Jacki Kellum

Juxtapositions: Read My Mind

Category: Color

I Love Color – There Is Nothing Gray about Me

In addition to writing and painting, I am also a gardener, and I frequently shop at my local plant market which sells a huge variety of flowers, and the prices are very reasonable.

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I love it when they have a new shipment of Gerbera Daisies. It is a spectacle. Like a magnet, the brilliant display pulls me from across the room. I always want to buy all of the daisies for my garden. One plant will not do. One color will not do. To emulate the riot of colors in the display, I want and need the entire bunch. Of course, I can never buy that many flowers at once, but I love color, and when my garden is in perfect form, it is a kaleidoscope.

Jacki’s Garden July of 2015

I like it when my garden screams! There is nothing subtle or subdued about me. When I paint, I celebrate color in another way. Even when I paint the green areas around my florals, I often flood them with color.

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In the Pink – Jacki Kellum Watercolor

I believe in pink. I believe that laughing is the best calorie burner. I believe in kissing, kissing a lot. I believe in being strong when everything seems to be going wrong. I believe that happy girls are the prettiest girls. I believe that tomorrow is another day and I believe in miracles. – Audrey Hepburn

I use the brighter colors to add punch to the green areas of my paintings. Too many people only see black and white — right or wrong. In my experience, that type of life-view is terribly narrow, and the people who cannot stretch themselves to see more of the variances of living are missing a great deal. Like Audrey Hepburn, I believe in Pink, and I also believe in Red and Yellow and Orange and Blue.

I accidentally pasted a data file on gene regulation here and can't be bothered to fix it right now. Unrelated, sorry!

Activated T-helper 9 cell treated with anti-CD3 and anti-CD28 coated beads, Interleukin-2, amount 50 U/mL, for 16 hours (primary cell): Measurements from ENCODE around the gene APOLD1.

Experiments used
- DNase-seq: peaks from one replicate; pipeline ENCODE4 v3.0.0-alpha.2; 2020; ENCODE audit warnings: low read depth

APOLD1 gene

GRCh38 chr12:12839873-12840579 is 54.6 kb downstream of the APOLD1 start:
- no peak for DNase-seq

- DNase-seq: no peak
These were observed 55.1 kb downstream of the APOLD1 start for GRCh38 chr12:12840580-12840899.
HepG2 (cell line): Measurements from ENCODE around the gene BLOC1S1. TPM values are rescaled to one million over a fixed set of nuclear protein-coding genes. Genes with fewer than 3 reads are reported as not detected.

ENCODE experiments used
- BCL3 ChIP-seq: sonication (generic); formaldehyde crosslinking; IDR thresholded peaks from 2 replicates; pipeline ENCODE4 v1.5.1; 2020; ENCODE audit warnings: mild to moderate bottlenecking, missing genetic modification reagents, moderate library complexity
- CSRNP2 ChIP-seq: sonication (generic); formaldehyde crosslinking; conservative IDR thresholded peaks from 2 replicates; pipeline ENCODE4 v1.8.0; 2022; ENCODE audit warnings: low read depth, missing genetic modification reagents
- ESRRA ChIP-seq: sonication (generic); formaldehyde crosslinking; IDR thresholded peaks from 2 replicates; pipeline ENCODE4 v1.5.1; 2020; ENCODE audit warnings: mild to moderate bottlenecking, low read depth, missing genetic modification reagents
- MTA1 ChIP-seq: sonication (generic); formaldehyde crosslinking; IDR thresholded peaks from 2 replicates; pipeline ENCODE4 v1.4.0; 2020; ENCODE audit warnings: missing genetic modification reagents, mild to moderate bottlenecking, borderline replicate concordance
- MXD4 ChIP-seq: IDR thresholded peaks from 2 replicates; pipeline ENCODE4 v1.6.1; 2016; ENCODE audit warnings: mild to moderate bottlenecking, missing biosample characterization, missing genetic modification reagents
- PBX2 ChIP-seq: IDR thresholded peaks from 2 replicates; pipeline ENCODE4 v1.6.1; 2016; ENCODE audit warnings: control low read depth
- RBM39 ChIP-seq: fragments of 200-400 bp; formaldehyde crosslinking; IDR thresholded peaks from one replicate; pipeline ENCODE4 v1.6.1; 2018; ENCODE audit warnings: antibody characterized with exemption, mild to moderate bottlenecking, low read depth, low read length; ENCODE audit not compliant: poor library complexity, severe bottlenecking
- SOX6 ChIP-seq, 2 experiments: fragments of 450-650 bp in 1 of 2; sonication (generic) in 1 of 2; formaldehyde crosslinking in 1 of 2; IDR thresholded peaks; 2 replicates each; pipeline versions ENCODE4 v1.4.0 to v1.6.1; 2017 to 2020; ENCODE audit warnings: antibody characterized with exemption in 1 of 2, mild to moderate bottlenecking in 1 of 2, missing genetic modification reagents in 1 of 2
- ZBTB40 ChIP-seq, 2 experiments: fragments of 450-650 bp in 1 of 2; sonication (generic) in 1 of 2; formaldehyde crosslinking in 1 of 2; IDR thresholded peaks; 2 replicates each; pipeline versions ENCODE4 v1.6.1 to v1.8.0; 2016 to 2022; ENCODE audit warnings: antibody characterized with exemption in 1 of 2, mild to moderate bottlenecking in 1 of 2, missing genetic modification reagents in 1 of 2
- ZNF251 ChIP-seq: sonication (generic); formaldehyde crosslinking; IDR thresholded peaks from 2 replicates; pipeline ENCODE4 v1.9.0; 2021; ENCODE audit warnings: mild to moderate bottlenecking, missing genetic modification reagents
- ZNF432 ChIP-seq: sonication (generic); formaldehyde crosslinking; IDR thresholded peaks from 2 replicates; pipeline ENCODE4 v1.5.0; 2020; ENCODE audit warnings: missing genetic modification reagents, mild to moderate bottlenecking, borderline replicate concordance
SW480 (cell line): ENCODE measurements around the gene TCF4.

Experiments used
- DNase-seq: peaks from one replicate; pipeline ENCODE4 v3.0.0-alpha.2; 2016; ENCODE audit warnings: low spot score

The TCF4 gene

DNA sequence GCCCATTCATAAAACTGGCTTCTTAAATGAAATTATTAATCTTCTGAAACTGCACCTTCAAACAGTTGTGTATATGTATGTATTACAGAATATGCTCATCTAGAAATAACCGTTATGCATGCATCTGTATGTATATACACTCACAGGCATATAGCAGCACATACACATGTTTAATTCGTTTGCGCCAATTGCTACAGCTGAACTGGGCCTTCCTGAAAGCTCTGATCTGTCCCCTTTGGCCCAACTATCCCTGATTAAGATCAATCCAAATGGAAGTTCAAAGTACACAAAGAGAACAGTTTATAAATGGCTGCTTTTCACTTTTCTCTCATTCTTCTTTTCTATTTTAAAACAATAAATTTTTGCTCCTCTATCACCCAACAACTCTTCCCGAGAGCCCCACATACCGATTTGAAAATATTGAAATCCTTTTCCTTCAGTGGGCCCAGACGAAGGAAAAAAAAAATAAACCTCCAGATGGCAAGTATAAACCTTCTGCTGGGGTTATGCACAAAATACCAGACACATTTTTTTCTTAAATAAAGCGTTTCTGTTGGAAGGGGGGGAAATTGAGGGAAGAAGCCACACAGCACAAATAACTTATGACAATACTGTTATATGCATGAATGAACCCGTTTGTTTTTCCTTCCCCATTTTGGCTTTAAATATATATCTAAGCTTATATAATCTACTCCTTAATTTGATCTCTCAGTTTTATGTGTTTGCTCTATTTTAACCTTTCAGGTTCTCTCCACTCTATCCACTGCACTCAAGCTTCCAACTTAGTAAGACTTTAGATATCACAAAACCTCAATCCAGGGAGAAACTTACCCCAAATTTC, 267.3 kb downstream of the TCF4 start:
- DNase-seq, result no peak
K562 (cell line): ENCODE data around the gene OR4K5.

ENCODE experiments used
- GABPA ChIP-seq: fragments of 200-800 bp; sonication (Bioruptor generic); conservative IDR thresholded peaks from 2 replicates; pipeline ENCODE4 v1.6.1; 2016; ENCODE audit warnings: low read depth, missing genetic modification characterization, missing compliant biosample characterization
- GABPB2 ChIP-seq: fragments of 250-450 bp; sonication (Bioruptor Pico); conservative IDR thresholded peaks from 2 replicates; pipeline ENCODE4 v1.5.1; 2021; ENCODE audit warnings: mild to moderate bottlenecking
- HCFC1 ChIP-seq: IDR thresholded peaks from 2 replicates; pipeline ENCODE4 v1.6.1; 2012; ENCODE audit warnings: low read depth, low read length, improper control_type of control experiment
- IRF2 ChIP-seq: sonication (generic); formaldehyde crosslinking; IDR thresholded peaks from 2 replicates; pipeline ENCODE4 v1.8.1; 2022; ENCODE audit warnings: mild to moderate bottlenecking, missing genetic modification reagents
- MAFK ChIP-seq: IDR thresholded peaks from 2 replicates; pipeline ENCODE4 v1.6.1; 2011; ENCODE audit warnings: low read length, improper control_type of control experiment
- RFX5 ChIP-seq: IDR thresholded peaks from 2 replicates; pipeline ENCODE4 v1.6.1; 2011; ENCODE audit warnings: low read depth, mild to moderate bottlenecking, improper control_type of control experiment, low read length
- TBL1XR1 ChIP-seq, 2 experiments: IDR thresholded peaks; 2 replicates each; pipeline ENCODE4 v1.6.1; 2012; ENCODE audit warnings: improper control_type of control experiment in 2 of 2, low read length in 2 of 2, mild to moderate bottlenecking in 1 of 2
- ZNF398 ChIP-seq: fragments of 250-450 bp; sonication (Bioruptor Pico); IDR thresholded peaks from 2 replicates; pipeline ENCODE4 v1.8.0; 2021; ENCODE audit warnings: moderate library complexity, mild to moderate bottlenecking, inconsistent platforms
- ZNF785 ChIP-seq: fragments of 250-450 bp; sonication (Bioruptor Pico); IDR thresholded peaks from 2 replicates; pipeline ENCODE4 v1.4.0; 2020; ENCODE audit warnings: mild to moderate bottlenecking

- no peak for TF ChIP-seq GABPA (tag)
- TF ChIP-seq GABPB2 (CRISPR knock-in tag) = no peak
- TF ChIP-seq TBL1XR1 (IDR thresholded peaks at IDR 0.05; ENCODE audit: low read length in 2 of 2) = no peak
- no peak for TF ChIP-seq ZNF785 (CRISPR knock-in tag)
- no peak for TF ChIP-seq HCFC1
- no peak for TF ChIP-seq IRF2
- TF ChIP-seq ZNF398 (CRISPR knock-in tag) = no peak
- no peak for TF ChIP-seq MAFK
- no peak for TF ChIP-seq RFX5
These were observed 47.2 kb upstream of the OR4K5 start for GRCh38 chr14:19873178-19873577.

I am also suspcious of people who are always gray. If you will look carefully, you will see that there are no gray flowers. Gray is a neutral. Gray is a lack of color, and while I am guilty of other weaknesses, I do not lack color. I have definite opinions. Some of my opinions are red. They are loud and they shout. Other of my opinions are softer and more like lilac. Some of my opinions, are bright and sunny yellow and others are cooler, like green, but when I am asked how I feel about something or what I think about something, I say what I honestly believe. I don’t weigh whether I am speaking to a group of people who prefer red or who prefer gray or green or black or white. I simply say things the way that I see them–to the best of my ability.

For people whose primary concern is that of finding approval, honesty is not always the best policy. The safer route is to ride the fence, but in my opinion, fence riders are gray. They are like piles of mashed potatoes.  Mashed-Potato-People have had the life boiled and whipped completely out of themselves. They have no color at all.

Life is not lived on the fence. We must have opinions.  We must take a stand in life.  In taking a stand, our lives can be differentiated from the gray, faceless mob. The only way to be meaningful in life is to let your life mean–to let it actually stand–to let it stand out, and to let it stand for something.

  1. In taking a stand, our lives can be differentiated.
  2. In taking stands in life, we do more than exist–we mean.
  3. The only way to be meaningful in life is to allow your life to mean.

When we begin to take a stand in life, there will people who absolutely hate us for our opinions; but in being real about who we are and about what we believe, we offer other people something real and tangible to love–we offer people an authentic mind, words with meaning, and color.

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Social media has several limitations, and one of those limitations is that people might easily be controlled by a desire to be “liked” or disliked because of what they have said or posted. If contributors are not careful, they might begin to write to be” liked.” and they might quit writing what is real. The same thing can happen to bloggers. Simply to be liked–or at least not disliked, writers may begin standing in the middle of the road.

Standing in the middle of the road is very dangerous; you get knocked down by the traffic from both sides. – Margaret Thatcher

If you just set out to be liked, you would be prepared to compromise on anything at any time, and you would achieve nothing.– Margaret Thatcher

Herein lies the key: If you try to please all of the people all of the time, you have elected to stand for nothing concrete. To stand for something is to get off the fence and to get out of the middle of the road.